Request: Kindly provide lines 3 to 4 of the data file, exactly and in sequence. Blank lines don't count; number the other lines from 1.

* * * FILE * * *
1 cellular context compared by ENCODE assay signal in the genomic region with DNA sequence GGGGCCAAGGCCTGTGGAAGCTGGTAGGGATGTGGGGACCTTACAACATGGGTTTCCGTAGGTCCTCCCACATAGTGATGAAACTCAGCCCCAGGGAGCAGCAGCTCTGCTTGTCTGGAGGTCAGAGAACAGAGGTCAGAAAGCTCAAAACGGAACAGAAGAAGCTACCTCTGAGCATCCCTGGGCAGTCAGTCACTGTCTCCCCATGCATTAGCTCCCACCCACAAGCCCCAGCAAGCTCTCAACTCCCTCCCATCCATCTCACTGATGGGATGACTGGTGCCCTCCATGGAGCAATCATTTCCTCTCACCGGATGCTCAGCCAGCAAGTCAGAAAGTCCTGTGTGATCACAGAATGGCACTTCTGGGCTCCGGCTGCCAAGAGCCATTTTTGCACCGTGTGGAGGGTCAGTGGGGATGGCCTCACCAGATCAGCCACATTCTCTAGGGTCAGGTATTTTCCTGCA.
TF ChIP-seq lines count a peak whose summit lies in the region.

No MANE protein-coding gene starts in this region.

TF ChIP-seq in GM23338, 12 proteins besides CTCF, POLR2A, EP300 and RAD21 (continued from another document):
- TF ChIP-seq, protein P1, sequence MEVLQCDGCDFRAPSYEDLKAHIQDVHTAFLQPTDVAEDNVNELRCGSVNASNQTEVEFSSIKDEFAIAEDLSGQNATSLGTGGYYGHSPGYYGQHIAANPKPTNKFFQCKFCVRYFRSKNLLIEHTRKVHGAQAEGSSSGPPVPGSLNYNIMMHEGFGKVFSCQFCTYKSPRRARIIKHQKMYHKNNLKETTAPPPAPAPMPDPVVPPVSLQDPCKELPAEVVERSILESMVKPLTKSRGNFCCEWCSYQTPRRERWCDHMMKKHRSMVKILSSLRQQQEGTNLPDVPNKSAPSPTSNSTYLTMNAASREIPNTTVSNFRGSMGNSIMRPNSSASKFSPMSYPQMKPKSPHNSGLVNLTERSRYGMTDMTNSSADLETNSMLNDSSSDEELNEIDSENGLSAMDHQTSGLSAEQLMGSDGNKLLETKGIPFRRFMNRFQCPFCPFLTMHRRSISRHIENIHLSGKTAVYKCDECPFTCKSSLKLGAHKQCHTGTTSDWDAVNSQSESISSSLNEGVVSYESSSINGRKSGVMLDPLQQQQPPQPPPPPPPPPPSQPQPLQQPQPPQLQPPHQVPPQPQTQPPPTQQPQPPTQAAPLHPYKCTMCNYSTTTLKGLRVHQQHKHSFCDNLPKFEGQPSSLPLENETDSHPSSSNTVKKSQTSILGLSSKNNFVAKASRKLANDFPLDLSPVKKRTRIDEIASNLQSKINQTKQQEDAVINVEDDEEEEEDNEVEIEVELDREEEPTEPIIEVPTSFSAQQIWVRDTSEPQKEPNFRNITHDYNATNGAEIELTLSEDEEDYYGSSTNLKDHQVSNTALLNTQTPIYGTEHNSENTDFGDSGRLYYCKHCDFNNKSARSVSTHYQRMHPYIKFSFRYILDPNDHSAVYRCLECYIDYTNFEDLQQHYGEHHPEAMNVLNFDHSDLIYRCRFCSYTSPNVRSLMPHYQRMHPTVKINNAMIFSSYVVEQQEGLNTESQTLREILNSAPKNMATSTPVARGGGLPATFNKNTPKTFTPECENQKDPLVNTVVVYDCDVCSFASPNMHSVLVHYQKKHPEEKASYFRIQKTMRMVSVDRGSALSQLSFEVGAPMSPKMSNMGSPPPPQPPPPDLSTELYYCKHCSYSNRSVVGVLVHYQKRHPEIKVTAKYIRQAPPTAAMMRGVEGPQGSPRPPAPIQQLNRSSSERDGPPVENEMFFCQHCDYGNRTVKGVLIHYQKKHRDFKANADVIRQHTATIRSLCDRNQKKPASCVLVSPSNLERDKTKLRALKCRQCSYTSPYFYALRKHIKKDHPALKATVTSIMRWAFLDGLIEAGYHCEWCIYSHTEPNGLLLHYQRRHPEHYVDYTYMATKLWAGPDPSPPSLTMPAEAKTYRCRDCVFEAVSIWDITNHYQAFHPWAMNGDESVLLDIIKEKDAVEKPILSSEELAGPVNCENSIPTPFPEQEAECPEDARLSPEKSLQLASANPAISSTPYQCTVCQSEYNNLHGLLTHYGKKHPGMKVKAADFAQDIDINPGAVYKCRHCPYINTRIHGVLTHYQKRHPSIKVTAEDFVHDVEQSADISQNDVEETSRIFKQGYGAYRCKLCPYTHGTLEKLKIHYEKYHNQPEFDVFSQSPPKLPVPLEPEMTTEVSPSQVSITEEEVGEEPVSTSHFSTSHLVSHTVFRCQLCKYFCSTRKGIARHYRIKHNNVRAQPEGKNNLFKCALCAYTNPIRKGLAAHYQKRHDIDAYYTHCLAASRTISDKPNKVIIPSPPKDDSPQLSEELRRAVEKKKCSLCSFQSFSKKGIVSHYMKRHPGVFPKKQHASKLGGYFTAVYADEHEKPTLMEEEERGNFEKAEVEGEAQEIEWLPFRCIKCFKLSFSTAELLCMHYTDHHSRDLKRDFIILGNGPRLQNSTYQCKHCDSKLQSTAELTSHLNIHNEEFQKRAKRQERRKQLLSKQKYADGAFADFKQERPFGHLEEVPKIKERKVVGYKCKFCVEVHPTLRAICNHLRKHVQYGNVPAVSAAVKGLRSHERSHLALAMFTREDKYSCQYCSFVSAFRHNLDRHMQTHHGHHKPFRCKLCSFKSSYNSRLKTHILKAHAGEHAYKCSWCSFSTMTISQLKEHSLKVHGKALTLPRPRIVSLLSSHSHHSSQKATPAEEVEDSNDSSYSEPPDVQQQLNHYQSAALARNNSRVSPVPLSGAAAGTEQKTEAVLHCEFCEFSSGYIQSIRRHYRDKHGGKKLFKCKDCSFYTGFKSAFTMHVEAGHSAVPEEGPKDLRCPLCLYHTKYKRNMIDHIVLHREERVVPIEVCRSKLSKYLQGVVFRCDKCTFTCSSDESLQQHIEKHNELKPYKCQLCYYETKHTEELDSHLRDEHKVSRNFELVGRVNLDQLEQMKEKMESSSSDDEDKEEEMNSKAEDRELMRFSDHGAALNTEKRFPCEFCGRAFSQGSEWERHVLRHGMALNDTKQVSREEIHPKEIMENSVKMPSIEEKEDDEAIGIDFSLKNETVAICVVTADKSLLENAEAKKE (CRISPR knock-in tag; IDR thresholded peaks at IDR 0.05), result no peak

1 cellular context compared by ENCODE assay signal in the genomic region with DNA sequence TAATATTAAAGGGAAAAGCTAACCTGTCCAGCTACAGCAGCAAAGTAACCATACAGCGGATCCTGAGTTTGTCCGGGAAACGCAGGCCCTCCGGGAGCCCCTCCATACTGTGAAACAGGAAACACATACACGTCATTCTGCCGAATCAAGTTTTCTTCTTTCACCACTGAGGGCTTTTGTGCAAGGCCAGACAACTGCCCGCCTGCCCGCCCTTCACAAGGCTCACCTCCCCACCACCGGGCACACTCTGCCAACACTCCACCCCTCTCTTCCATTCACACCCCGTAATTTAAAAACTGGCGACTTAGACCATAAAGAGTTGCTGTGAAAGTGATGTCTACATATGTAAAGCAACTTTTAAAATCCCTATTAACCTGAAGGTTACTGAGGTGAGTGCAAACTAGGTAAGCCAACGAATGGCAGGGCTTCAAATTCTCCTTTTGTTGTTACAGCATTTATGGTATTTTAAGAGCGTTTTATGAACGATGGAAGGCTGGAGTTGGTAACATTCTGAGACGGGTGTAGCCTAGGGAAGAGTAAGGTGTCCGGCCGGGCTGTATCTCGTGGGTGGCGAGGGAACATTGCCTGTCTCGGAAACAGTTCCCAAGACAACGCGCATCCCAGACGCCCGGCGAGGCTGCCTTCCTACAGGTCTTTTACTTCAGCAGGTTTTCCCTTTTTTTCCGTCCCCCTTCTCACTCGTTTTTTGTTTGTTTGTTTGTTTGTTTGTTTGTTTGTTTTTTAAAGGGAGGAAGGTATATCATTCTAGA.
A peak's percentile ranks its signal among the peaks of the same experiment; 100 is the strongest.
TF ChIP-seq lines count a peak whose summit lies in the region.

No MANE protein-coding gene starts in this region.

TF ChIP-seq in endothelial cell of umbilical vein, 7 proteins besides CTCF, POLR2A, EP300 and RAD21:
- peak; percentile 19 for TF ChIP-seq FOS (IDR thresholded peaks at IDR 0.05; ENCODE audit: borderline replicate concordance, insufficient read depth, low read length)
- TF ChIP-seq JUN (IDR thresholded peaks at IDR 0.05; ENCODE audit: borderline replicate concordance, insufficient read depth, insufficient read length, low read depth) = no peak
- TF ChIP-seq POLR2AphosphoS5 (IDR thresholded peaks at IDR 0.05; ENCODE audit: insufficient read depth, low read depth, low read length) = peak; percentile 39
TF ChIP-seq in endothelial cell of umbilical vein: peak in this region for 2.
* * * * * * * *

No MANE protein-coding gene starts in this region.

TF ChIP-seq in GM23338, 12 proteins besides CTCF, POLR2A, EP300 and RAD21 (continued from another document):